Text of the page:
BUSINESS
By Jamie Smith Hopkins, The Baltimore Sun | September 19, 2012
Legg Mason said Wednesday that it has agreed to a severance package for outgoing CEO Mark R. Fetting that will cost the Baltimore money manager about $4 million, including $2 million in direct payments. Fetting is stepping down as CEO and chairman Oct. 1. The newly disclosed separation agreement entitles him to $2 million in payments made over 15 months and allows him to keep 111,548 unvested restricted shares of company stock, which will vest under the same timetable as if he weren't leaving.
BUSINESS
By Eileen Ambrose, The Baltimore Sun | June 26, 2012
Battle lines are being drawn over whether money market funds need more protection in the event of another financial crisis. Maryland investment firms and the state treasurer are on one side of the fight; the SEC chairman is on the other. Baltimore's T. Rowe Price is working through the Investment Company Institute, a trade group for mutual fund companies, which maintains that reforms adopted two years ago, after the last crisis, are sufficient. Legg Mason's CEO said last month that the Baltimore-based investment company might reconsider its commitment to the money market fund business if additional changes proved too drastic.
NEWS
February 27, 2012
I am really surprised that someone of Peter Morici's academic standing and obvious financial experience would imply that "banks making loans on real estate assigned inflated values to borrowers who could not repay" and the ensuing financial crisis had nothing to do with "lack of regulation" ("Obama's faith in liberalism," Feb. 21). It is that very lack of regulation that allowed it. Prior to that, it wasn't that banks were so much wiser and more concerned about their depositors and investors.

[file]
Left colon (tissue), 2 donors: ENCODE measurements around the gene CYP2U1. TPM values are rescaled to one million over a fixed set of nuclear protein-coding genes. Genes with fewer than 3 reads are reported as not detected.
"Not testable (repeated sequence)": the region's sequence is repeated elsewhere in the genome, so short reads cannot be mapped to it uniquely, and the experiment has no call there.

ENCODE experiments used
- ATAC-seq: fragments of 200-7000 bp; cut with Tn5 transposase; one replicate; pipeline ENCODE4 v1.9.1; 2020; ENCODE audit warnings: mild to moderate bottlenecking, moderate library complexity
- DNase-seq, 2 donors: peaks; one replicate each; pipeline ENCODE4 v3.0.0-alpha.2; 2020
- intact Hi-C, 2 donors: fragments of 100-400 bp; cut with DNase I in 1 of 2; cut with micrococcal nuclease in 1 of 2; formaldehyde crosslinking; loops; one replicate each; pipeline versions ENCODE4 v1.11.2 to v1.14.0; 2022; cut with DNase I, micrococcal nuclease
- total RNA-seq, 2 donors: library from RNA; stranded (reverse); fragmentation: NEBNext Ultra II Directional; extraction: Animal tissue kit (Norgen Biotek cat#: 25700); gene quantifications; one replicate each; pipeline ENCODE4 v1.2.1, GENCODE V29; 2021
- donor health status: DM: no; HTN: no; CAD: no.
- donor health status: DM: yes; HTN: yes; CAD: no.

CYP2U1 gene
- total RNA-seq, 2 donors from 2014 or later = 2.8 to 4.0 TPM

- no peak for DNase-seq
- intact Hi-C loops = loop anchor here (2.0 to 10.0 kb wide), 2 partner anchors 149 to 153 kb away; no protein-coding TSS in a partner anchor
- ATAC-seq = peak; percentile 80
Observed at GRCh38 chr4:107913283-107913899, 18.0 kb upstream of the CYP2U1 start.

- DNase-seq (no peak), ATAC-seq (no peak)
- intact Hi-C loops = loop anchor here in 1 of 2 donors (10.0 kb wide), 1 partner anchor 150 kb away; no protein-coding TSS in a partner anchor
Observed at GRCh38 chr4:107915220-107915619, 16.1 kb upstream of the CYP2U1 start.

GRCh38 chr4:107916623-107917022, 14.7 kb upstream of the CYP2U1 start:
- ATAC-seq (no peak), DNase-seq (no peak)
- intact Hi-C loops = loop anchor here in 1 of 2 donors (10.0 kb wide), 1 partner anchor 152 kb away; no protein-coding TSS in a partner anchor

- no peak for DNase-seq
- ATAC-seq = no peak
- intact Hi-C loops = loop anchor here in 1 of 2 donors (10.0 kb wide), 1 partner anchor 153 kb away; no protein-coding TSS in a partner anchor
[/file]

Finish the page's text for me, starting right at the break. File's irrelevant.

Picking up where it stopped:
NEWS
By Gina Davis | February 23, 2008
The head of Oldfields School has resigned in the wake of a financial crisis that has threatened to shut the 140-year-old all-girls boarding school in less than two years. George Swope Jr., who has led the school since 2003, confirmed yesterday that his resignation will be effective Friday. Swope declined to further discuss his decision. "I've been asked not to make comments," he said. As the school's leader, Swope earned about $250,000 for the 2005-2006 school year, according to forms filed with the IRS. His wife, Margaret Andrews, who is director of development, also has resigned, board member Sunny Adams confirmed yesterday.
BUSINESS
By Hanah Cho, The Baltimore Sun | February 27, 2011
Baltimore native Heather Hay Murren, who spent more than a decade on Wall Street, just finished serving on a federal commission charged with investigating the nation's financial crisis. Murren, who graduated from the Bryn Mawr School and the Johns Hopkins University, was one of 10 commissioners who spent 18 months examining the causes of the meltdown. The work of the commission concluded this month. In January, the Financial Crisis Inquiry Commission released an extensive report that found nearly everyone, from overextended homeowners to ill-prepared regulators to opportunistic Wall Street executives, had a hand in the meltdown.
NEWS
February 25, 2012
Peter Morici's piece "Obama's faith in liberalism" (Feb. 21) was written in such a way that the reader could easily have inserted the words liberal or conservative, left or right, etc., in various places in the text and it would still be intelligible. One example: "Liberal/conservative policies are based more on faith than reason. " Later he says that such policies have "little foundation in facts or modern economics. " Facts or economics? Mr. Morici unfairly reduces Obama's understanding of the financial crisis to the idea that it was caused by "lack of regulation" - then goes on for five paragraphs to explain his point of view.
BUSINESS
Jay Hancock | November 28, 2011
Ben Bernanke and the Federal Reserve seem to have run out of ammo. It's gridlock as usual for Congress. States and cities are cutting spending and shedding jobs. Is it time for the spender of last resort — the American consumer — to put a prop under the economy? Spending per shopper over the post-Thanksgiving weekend was set to pop by 9.1 percent compared with that of the same period last year, according to a survey by the National Retail Federation. Store traffic was up 6.6 percent, and the federation says average outlays per shopper were $399, up from $365 last year.